The Philippine government wants to close thousands of small-scale mines blamed for environmental devastation, but Reynaldo Elejorde insists his chaotic gold-rush mountain town will survive.
The 53-year-old former carpenter and his family have been digging alongside hordes of others into the rich veins of Mount Diwata since the 1980s, and the efforts have allowed them to survive just above the poverty line.
“We will insist that we stay here because this is our only livelihood,” said Elejorde, dressed in a dirty T-shirt and shorts with a flashlight tied to his head as a makeshift mining lantern, during a typical day of hard toil.
Philippine President Benigno Aquino III announced mining reforms last month that his government said would better regulate a chaotic industry, improve environmental standards and deliver a bigger share of revenues to state coffers.
Part of the planned reforms would ensure more strict government supervision of places such as Mount Diwata, a product of a unique Philippine law dating back decades that allows individual miners to set up their own operations.
A tribesman’s discovery of gold in what was then a logging area in 1983 started a mad scramble to Mount Diwata of laborers, farmers, ex-soldiers and former guerrillas from all over the country, all seeking to get rich.
Today scores of tightly packed houses made of scrap wood and roofed with tin sheets or tarpaulin sit on the mountainside, many of them built over tunnels that the homeowners excavate.
About 42,000 people live on and around the mountain, according to the village census, but residents say the population swells and the honeycomb of tunnels get busier when the price of gold rises.
The site is just 70km north of the major trading city of Davao, but it can be reached only through muddy roads and it has earned a reputation as a lawless “Wild West” site.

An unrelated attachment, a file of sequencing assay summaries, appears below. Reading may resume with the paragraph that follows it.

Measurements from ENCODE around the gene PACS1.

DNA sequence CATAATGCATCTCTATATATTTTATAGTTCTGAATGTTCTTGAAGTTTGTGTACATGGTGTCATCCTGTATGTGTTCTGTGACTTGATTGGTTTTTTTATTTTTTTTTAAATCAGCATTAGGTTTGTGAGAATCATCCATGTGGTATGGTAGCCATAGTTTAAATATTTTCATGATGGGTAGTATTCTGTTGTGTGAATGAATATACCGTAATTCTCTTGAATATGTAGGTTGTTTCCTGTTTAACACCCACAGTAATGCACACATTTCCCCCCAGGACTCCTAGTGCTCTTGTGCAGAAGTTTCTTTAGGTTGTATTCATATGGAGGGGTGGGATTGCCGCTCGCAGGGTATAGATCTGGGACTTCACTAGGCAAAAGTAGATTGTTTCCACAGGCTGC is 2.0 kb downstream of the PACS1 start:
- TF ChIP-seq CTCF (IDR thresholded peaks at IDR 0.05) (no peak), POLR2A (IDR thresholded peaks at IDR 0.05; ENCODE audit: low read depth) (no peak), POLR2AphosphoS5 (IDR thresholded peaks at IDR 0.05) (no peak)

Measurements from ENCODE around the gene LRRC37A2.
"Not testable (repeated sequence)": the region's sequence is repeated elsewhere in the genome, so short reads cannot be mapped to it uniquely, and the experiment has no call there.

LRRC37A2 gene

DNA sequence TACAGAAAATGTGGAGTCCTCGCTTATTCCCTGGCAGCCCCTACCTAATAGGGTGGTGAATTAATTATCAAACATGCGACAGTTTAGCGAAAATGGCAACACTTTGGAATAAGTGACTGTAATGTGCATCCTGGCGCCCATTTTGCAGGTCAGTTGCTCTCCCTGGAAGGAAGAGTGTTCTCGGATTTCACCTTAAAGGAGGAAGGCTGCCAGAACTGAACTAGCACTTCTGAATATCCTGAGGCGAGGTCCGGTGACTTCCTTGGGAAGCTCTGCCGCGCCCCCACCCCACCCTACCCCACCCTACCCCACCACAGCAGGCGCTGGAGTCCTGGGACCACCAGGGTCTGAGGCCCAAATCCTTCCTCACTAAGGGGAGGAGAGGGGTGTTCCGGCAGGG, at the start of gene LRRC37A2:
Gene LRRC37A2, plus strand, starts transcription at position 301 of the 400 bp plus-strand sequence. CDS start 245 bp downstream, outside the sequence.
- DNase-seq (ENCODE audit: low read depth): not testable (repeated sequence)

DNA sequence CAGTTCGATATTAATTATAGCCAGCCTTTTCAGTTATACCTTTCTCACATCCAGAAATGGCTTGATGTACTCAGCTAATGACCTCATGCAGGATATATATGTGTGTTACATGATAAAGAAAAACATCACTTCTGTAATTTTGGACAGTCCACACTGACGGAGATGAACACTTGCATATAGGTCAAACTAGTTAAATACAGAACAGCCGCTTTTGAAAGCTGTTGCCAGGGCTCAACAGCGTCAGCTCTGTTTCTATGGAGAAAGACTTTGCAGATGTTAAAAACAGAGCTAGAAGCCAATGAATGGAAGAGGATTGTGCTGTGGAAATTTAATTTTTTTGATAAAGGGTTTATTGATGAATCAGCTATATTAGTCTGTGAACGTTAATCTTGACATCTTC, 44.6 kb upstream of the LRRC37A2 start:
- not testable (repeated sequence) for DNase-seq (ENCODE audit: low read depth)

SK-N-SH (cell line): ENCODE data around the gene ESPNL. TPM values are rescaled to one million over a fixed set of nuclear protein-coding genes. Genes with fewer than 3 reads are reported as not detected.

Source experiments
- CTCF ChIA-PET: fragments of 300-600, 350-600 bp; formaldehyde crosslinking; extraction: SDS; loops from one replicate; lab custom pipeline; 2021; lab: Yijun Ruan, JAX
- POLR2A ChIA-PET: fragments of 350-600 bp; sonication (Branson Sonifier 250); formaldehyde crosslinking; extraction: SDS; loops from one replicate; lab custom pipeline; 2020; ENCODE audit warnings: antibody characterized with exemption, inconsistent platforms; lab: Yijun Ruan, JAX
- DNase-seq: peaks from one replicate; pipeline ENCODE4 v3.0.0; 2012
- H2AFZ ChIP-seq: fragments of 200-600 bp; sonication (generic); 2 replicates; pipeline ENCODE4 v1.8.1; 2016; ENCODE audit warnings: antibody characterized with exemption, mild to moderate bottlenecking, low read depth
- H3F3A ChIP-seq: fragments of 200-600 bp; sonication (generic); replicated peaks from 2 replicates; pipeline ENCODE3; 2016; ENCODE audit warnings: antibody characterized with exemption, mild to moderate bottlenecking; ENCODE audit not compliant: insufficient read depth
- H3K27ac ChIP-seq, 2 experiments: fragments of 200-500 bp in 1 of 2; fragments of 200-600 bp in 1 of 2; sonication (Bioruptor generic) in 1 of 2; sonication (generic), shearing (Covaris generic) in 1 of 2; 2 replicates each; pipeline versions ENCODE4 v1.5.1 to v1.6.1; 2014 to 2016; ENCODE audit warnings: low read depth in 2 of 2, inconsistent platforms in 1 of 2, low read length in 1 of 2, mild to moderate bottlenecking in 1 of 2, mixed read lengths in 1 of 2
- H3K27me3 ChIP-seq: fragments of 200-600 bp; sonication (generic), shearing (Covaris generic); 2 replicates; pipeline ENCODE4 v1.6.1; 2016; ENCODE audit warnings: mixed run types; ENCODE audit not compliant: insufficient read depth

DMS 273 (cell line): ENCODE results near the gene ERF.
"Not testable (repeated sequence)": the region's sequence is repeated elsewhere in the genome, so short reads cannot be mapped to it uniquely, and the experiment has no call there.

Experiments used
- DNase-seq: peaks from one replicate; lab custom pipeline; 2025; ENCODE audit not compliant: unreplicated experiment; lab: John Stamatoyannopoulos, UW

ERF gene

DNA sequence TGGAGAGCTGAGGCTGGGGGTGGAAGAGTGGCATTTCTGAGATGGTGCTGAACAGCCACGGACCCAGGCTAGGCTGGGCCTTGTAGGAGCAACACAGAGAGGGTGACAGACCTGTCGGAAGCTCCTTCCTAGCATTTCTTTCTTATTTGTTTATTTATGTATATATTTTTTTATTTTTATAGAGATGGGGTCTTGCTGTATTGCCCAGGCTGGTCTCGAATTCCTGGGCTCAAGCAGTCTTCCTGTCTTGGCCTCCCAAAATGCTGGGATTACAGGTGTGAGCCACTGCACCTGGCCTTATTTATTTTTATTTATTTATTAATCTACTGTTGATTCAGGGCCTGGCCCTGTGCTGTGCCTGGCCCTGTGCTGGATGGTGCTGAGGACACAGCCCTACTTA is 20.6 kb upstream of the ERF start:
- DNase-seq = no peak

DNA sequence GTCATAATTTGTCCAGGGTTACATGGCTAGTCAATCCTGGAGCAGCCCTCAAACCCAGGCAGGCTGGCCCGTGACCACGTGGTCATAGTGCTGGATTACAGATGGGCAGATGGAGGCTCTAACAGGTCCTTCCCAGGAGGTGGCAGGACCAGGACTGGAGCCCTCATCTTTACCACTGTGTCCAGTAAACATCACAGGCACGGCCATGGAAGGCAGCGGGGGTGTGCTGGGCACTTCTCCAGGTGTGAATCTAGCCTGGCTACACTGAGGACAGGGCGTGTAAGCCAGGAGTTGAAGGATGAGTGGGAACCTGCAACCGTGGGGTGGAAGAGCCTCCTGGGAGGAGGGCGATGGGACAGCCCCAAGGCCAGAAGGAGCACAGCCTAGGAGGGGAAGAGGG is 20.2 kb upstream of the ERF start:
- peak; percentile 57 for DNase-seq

The government’s small-scale mining provisions were originally intended to give poor, mainly rural people a chance to earn a little money, according to the head of the government’s Mines and Geosciences Bureau, Leo Jasareno.
However, it has been widely exploited and most of the small-scale miners today, including those in Mount Diwata, violate the conditions for small-scale mining by using explosives and poisonous chemicals such as mercury, Jasareno said.
Jasareno estimated that there might be as many as 300,000 such small-scale miners across the country, creating a major environmental problem.
With few safety regulations, workplace deaths also occur frequently. At Mount Diwata, five people were reported killed in a landslide in December last year.
“The executive order [Aquino’s mining reforms] will address all the problems in small-scale mining. Environmental problems will be addressed as well as safety,” Jasareno said in Manila.
Some of the key reforms will be to restrict small-scale operations to “community mines,” so that they can be more closely supervised, while others deemed to be dangerous or bad for the environment will be closed.
However, at Mount Diwata, community leader Franco Tito said miners had seen similar efforts from previous governments come and go, with no effect.
“It is just a duplication of past presidential orders, local ordinances, republic acts, special laws and what have you, which are basically telling us to stop the mining activity,” he said.